Dispute among Senate Dems threatens postal reform before May 15 deadline

A disagreement over tactics in the Senate could derail efforts to avert the closure of hundreds of mail-processing centers and rural post offices around the country.

Congress will have only a month after the two-week April recess to pass legislation before a moratorium on post office closures expires on May 15.

Senate Majority Leader Harry ReidHarry ReidThis obscure Senate rule could let VP Mike Pence fully repeal ObamaCare once and for all Sharron Angle to challenge GOP rep in Nevada Fox's Watters asks Trump whom he would fire: Baldwin, Schumer or Zucker MORE (D-Nev.) had planned to bring legislation to the floor this past week to overhaul the U.S. Postal Service to minimize the impact on mail delivery, but he cannot round up enough votes in his caucus.

ADVERTISEMENT
Reid in recent days has worked out a deal with Sen. Bernie SandersBernie SandersSanders: 'What do the Russians have on Mr. Trump?' White House scoffs at CNN report on alleged Russian collusion Sanders to oppose Gorsuch's nomination MORE (I-Vt.), a vocal advocate of stopping cuts in service planned by the postal service, to advance the legislation, but two key Democratic senators — Max BaucusMax BaucusGOP hasn’t reached out to centrist Dem senators Five reasons why Tillerson is likely to get through Business groups express support for Branstad nomination MORE (Mont.) and Jeff MerkleyJeff MerkleyDem senator accuses Trump of 'dangerous tilt towards authoritarianism' Overnight Regulation: Dems punch back in fight over CEO pay rule Bernie Sanders, Menendez 'troubled' by delay of CEO pay rule MORE (Ore.) — are holding out for more.

The fight could make it tough for the Senate to pass the postal reform bill and win approval from the House before the five-month moratorium on closing post offices expires.

“The debate is on cloture. On cloture we split. Bernie was recommending we support cloture because we got some pretty good language and Merkley and Baucus want to get more specific language and stronger language before they support cloture,” said a Democratic senator familiar with the internal debate.

Reid must round up 60 votes to bring the bill to the Senate floor — known as invoking cloture — before the senators can debate amendments to change it. But even that preliminary step is proving a high hurdle.

Sanders has persuaded Reid to accept a manager’s amendment that would implement a blue-ribbon commission to study ways to make the postal service profitable, according to a Senate aide. That and other changes have satisfied his concerns enough to let the debate proceed, but Baucus and Merkley have balked because the legislation could still allow for hundreds of post offices to close.

Julie Edwards, a spokeswoman for Merkley, said her boss “has been working with Sen. Baucus and Sen. [Jon] Tester [(D-Mont.)] and others on legislation that would prohibit the postal service from closing a post office that is more than 10 miles away from the nearest facility.”

Edwards said constituents in rural Oregon would be hit hard by the cutbacks in postal service allowed under legislation that Senate Homeland Security and Governmental Affairs Committee Chairman Joe Lieberman (I-Conn.) has crafted.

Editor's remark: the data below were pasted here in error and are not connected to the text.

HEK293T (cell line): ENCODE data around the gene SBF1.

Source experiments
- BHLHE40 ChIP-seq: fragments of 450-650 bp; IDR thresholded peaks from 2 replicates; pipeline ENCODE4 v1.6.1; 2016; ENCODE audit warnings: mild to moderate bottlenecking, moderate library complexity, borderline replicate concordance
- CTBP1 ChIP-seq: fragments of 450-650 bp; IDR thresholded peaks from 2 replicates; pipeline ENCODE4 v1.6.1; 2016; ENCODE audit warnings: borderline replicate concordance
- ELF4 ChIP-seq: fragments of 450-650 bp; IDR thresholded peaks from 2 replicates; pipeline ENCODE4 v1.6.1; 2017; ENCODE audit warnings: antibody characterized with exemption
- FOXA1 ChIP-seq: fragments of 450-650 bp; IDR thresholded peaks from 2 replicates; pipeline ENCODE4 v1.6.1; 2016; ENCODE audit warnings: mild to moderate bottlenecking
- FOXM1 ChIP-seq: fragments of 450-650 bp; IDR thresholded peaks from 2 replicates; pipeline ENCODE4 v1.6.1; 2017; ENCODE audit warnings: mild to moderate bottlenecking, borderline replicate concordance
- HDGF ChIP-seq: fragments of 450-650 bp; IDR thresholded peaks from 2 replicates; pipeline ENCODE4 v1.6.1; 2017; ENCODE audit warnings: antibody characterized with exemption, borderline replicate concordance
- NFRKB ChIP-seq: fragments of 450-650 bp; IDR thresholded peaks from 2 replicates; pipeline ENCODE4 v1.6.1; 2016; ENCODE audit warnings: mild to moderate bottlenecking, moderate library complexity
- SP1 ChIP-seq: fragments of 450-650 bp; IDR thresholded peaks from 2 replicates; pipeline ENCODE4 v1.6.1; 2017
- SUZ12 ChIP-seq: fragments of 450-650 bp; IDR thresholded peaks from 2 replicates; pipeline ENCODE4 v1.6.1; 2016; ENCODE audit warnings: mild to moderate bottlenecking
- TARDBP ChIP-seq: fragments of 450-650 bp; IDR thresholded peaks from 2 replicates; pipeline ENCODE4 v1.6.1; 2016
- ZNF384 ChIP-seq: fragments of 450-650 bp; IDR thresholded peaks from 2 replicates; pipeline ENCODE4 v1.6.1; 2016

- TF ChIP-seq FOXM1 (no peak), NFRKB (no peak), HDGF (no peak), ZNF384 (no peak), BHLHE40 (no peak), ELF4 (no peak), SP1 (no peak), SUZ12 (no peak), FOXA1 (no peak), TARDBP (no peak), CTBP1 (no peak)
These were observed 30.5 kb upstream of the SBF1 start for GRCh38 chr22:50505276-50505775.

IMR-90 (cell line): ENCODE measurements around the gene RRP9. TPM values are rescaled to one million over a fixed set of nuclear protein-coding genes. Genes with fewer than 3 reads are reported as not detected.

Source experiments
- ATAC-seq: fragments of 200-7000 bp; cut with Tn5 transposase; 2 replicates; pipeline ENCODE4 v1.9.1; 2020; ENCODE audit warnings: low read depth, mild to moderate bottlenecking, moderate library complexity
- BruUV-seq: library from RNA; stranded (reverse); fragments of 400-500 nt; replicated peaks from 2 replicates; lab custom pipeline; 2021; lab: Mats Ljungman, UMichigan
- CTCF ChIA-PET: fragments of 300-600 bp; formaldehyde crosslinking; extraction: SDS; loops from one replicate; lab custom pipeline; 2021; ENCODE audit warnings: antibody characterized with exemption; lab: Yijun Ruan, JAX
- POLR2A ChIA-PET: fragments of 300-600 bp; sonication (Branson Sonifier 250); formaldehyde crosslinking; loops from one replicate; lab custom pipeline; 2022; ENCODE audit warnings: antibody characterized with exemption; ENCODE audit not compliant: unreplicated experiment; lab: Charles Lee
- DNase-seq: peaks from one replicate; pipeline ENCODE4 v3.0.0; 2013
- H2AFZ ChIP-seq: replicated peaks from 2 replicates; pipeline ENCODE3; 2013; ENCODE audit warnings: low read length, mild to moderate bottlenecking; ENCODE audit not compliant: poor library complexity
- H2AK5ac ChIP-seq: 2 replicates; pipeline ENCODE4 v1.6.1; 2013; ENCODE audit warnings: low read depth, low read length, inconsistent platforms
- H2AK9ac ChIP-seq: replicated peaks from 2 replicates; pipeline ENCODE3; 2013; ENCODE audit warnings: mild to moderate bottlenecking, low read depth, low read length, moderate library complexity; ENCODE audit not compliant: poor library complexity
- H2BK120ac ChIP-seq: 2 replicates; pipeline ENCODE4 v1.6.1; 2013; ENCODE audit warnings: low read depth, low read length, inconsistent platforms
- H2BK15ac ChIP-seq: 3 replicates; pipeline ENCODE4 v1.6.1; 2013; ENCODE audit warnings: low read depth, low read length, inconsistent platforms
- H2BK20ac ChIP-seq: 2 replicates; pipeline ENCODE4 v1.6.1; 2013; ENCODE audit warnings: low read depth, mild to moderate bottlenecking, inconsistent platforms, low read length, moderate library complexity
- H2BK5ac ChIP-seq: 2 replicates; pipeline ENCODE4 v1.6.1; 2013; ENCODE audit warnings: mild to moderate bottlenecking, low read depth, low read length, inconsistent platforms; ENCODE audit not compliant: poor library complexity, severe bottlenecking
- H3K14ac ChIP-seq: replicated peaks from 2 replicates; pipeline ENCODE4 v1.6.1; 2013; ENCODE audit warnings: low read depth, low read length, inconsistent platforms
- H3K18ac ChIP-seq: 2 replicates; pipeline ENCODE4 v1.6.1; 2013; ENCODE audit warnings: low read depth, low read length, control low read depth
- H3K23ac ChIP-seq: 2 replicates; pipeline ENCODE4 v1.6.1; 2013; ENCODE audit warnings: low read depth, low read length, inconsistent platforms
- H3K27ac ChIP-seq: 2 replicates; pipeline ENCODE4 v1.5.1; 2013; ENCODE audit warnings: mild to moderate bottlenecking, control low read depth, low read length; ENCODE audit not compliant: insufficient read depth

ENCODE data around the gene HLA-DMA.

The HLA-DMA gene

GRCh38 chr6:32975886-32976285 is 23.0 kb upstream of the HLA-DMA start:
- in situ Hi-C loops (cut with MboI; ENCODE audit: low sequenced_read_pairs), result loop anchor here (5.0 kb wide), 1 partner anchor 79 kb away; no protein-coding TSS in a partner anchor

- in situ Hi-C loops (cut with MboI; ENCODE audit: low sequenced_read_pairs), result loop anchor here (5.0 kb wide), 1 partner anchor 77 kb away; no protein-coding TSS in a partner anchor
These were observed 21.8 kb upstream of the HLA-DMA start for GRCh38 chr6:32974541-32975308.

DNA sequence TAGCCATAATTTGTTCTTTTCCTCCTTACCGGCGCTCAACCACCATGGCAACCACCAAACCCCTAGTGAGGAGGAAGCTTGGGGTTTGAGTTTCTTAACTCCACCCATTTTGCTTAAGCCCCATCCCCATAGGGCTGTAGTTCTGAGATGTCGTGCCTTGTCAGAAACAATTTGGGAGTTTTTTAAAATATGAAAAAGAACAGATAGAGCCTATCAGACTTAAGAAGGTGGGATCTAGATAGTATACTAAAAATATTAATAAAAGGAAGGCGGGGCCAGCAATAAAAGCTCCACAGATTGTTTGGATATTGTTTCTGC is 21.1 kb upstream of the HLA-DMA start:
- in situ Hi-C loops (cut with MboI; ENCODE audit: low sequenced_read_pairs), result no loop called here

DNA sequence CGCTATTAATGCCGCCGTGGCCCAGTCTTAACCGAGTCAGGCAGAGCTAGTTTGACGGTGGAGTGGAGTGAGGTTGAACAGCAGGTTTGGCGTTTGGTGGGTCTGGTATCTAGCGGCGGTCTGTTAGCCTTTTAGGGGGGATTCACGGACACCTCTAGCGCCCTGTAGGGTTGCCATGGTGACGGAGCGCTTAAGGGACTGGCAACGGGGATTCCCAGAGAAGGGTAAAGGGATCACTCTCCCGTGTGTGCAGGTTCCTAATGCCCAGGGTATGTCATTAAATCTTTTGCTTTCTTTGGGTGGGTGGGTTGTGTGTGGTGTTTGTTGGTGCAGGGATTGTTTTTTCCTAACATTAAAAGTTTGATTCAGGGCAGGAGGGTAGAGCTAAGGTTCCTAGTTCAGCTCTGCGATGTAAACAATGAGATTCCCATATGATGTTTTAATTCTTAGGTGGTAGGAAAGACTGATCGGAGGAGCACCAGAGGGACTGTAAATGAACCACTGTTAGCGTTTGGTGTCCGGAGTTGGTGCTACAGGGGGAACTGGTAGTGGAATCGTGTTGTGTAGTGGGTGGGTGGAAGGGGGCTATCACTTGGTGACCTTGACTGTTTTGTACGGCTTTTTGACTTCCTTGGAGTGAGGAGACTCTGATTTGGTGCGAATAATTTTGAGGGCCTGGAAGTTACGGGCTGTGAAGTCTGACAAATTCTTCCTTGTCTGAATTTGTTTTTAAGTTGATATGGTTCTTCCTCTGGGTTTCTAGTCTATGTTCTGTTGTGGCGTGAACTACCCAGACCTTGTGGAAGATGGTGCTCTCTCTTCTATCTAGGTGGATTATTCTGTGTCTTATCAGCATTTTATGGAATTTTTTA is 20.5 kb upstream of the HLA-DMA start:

“People might have to drive 20 or 30 miles to get to another post office,” she added.

An aide to Baucus said, “Sen. Baucus believes the underlying bill simply does not do enough to keep rural post offices and processing centers open, and he has yet to see actual legislative text of the substitute — he can’t evaluate whether it will work for Montana until he’s seen it.”

Senators struck an agreement with the postal service in December to delay the closure of mail processing centers to give Congress time to address looming insolvency.

Reid’s bid to bring Lieberman’s bill to the floor Tuesday fell nine votes short. Most Senate Republicans and a handful of Democrats, including Baucus, Merkley and Sens. Ben CardinBen CardinSenators introduce new Iran sanctions Senate confirms Trump's pick for Israel ambassador Rand Paul roils the Senate with NATO blockade MORE (Md.), Joe ManchinJoe ManchinSenate confirms Trump's pick for Israel ambassador Senate Dems: We won't help pass additional health bills RNC drops six-figure ad buy for Supreme Court, healthcare fight MORE (W.Va.), Barbara MikulskiBarbara MikulskiAfter 30 years celebrating women’s history, have we made enough progress? DC restaurant owners sue Trump hotel over unfair competition: report Meet the Trump pick who could lead Russia probe MORE (Md.) and Jay RockefellerJay RockefellerObama to preserve torture report in presidential papers Lobbying world Overnight Tech: Senators place holds on FCC commissioner MORE (W.Va.) voted against proceeding.

The postmaster general has floated a plan that would close more than 3,000 post offices and 200 mail processing centers. It would end overnight delivery standards for first-class mail; eliminate Saturday delivery; end no-layoff clauses in collective bargaining agreements and eventually reduce the postal service’s workforce from 550,000 to 330,000.

Postmaster General Patrick Donahoe says he needs $20 billion in savings by 2015.

Sanders argues the cuts in service are not necessary if Congress changes rules requiring the postal service to prefund its retirement fund.

Sanders notes the fund totals $44 billion and earns 4 percent interest per year, enough to subsist without additional payments while the postal service examines strategies to increase profitability.

Democratic senators from rural states have opposed Lieberman’s postal reform bill because they believe it would not do enough to stop reductions in service.

Senate Democrats expected to consider the legislation in February, but wrangling over its content has repeatedly delayed it. Now Congress will have to race to finish work by May 15.